Perhaps somebody else can help MitchM out??? - by Skip Anderson
It's simple, Skip - I asked: how it [the Yes & NO List] fits in the close of a sale and where/when if ever. That's it - maybe it's too simple to see the question I ask.

Snowboy posted: [should the client] still require confirmation that they have made the right decision [this Yes/NO technique might help]. My question arises from that - nothing more.

I'm trying to understand it. My understanding is that if you buy XYZ from me, the deal is sealed and we shake on it then depart for a coffee shop or the next gig - or the gym - I needn't have to pacify your fears with a YES/NO list after the sale.

That's what I'm seeking to understand. Snowboy needs to help me out here.

The best of the best to you.

MitchM - by MitchM
Snowboy posted: [should the client] still require confirmation that they have made the right decision [this Yes/NO technique might help]. My question arises from that - nothing more.

I'm trying to understand it. My understanding is that if you buy XYZ from me, the deal is sealed and we shake on it then depart for a coffee shop or the next gig - or the gym - I needn't have to pacify your fears with a YES/NO list after the sale.
This is a closing technique (occuring after the presentation) that seeks to reassure the prospective buyer that he/she is making the right decision (not a pacifier after the sale). Does that help MitchM? - by AZBroker
Closing should start at the beginning of your sales process.
If you close twenty to thirty times during your sales process, the prospect will amost always create the final close without your help.

If you wait until the end of your sales process to close, you find that you are involved in too many contentious contests. - by JacquesWerth
If you wait until the end of your sales process to close, you find that you are involved in too many contentious contests. - JW

What are some of the immediate signs of being in a contentious contest.

Thank you.

MitchM - by MitchM
If you wait until the end of your sales process to close, you will find that you are involved in too many contentious contests. - JW

What are some of the immediate signs of being in a contentious contest.

MitchM
Whether your prospect is unconvinced, reluctant, disinclined or adamant, and not enthusiastically saying "Yes," the next step is usually unnecessarily contentious. - by JacquesWerth
Thanks, Jacques.

by "unnecessarily contentious" I take it you mean - from everything I've read of yours - argumetative and warlike thus stress producing, resistance producing, low self-esteem producing, and hence time wasting if your intention is to make a sale.

Correct?

MitchM - by MitchM
Thanks, Jacques.

by "unnecessarily contentious" I take it you mean - from everything I've read of yours - argumetative and warlike thus stress producing, resistance producing, low self-esteem producing, and hence time wasting if your intention is to make a sale.
Correct?

MitchM
That's right! - by JacquesWerth
As has been mentioned previously on this thread, this technique for gaining closure has been called The Ben Frankin Close. Franklin revealed in his Autobiography that he sometimes made decisions in a similar way. The Ben Franklin close is good filler material for sales trainers who run out of things to preach, but I seriously doubt that it is anything to take to heart for a serious sales professional. I think that "closing" consists of a series of incremental affirmations, and that the final "yes" on the dotted line is derived as a result of that process. It's fun to talk about fancy techniques, as if "closing" was something powerful to do at the end, but in my experience, it doesn't happen that way. And---I've done all right so far. - by Joe Closer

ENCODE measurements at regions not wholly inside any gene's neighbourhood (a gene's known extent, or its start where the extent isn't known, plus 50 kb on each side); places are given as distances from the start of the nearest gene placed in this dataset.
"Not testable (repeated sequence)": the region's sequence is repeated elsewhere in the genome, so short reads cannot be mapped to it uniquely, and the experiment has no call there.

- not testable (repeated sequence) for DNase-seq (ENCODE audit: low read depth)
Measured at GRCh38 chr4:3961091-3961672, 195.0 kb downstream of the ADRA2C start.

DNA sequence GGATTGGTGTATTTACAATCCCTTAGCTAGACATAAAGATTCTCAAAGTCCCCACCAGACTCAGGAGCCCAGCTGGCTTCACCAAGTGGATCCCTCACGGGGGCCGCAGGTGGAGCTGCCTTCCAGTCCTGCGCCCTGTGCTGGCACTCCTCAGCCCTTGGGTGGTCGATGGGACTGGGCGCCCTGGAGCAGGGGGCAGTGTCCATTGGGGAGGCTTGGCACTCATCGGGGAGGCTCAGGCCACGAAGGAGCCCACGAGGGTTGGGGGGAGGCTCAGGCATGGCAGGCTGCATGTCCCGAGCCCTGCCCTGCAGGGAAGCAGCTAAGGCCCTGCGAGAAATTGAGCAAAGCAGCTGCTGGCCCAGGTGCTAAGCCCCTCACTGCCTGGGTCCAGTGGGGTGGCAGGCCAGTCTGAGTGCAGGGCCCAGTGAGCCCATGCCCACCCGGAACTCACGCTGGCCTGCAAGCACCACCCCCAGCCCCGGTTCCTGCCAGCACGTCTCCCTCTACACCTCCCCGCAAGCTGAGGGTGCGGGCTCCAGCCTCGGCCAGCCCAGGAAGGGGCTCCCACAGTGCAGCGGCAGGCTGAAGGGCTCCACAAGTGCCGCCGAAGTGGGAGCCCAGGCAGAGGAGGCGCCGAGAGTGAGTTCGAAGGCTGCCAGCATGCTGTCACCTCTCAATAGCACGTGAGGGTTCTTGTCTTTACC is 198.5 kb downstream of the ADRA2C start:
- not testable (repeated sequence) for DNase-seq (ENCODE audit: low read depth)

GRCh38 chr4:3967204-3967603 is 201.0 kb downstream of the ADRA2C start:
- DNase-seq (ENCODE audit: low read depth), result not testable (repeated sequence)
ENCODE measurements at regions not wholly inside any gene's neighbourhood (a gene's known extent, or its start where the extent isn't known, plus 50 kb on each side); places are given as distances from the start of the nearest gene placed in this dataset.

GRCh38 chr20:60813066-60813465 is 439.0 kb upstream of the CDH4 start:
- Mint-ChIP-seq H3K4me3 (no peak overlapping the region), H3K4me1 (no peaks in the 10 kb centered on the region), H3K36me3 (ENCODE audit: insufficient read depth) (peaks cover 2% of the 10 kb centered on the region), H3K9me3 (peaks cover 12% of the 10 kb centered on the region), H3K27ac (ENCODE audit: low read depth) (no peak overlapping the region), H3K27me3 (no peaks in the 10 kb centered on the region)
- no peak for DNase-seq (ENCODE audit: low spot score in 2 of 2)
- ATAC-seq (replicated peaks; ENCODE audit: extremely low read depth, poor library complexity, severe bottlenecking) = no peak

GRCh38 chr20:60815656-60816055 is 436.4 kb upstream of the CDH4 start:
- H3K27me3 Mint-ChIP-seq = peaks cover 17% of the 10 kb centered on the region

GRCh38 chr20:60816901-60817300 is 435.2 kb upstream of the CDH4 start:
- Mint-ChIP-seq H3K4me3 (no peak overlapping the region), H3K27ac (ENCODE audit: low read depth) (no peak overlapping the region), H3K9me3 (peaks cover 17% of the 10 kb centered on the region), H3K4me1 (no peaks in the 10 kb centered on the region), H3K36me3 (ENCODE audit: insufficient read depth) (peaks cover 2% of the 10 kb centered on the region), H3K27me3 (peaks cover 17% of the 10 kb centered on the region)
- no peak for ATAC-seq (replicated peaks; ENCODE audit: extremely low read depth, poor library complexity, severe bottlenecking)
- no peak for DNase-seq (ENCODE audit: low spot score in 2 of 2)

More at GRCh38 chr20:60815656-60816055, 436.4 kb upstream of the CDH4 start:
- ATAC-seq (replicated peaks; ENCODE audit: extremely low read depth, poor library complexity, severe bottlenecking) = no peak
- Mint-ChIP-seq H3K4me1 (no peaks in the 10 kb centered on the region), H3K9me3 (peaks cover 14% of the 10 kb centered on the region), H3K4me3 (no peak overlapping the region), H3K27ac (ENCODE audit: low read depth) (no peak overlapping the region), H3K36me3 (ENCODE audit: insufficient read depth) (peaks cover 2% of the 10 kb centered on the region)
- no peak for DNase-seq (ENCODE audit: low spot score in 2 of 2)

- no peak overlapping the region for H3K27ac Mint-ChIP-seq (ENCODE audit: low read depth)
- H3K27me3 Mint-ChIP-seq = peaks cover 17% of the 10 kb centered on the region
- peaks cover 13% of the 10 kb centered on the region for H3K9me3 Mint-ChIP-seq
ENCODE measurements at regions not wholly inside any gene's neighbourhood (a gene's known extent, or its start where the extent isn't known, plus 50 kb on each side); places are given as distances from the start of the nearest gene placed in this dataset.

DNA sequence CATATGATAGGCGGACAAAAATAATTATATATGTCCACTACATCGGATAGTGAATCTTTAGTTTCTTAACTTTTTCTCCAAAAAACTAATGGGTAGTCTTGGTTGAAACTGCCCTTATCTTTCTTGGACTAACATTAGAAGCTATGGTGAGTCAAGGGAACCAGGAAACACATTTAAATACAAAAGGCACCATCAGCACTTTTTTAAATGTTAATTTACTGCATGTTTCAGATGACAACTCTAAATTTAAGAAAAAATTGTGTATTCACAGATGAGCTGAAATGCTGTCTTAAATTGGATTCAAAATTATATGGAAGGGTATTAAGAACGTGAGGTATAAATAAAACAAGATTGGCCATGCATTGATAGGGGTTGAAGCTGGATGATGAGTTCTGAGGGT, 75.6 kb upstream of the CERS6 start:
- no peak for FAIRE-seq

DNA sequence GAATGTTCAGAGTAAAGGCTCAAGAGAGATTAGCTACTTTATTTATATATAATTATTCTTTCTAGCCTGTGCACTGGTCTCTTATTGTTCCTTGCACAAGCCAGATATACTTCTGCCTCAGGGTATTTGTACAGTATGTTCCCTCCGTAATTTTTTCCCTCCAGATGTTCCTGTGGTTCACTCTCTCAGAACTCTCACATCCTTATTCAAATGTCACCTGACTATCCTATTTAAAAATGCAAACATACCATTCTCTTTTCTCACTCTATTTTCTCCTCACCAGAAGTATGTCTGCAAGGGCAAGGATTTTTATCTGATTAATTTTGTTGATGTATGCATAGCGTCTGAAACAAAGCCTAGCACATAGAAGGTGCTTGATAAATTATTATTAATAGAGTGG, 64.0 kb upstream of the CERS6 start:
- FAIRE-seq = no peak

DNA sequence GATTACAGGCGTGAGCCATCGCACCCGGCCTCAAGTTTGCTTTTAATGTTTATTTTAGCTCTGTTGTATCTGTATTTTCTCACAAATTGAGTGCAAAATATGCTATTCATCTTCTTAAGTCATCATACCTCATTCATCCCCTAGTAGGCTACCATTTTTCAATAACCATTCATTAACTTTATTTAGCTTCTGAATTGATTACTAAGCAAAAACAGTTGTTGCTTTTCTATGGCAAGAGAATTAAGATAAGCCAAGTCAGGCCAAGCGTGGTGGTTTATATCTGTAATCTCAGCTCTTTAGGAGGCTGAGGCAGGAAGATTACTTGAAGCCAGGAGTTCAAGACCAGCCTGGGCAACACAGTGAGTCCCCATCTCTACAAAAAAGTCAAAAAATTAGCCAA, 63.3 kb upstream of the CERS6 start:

As has been mentioned previously on this thread, this technique for gaining closure has been called The Ben Frankin Close. Franklin revealed in his Autobiography that he sometimes made decisions in a similar way. The Ben Franklin close is good filler material for sales trainers who run out of things to preach, but I seriously doubt that it is anything to take to heart for a serious sales professional. I think that "closing" consists of a series of incremental affirmations, and that the final "yes" on the dotted line is derived as a result of that process. It's fun to talk about fancy techniques, as if "closing" was something powerful to do at the end, but in my experience, it doesn't happen that way. And---I've done all right so far.
It may or may not be used as a "closing technique". But whenever it's used (near the end of a sales process or earlier) it certainly can be used to great effect to help lead a prospect through an analysis of his/her situation. It's not appropriate for everyone, or for every situation, but it can be a terrific tool with the right prospect in the right situation.

By the way, I've used it with my wife repeatedly over the course of our relationship, and since she's the one that makes the analysis, it helps her to move forward when facing a big decision. She's not naturally analytical, but this tool helps her be analytical when facing a decision.

I don't consider it a "fancy technique." It's really just common sense. - by Skip Anderson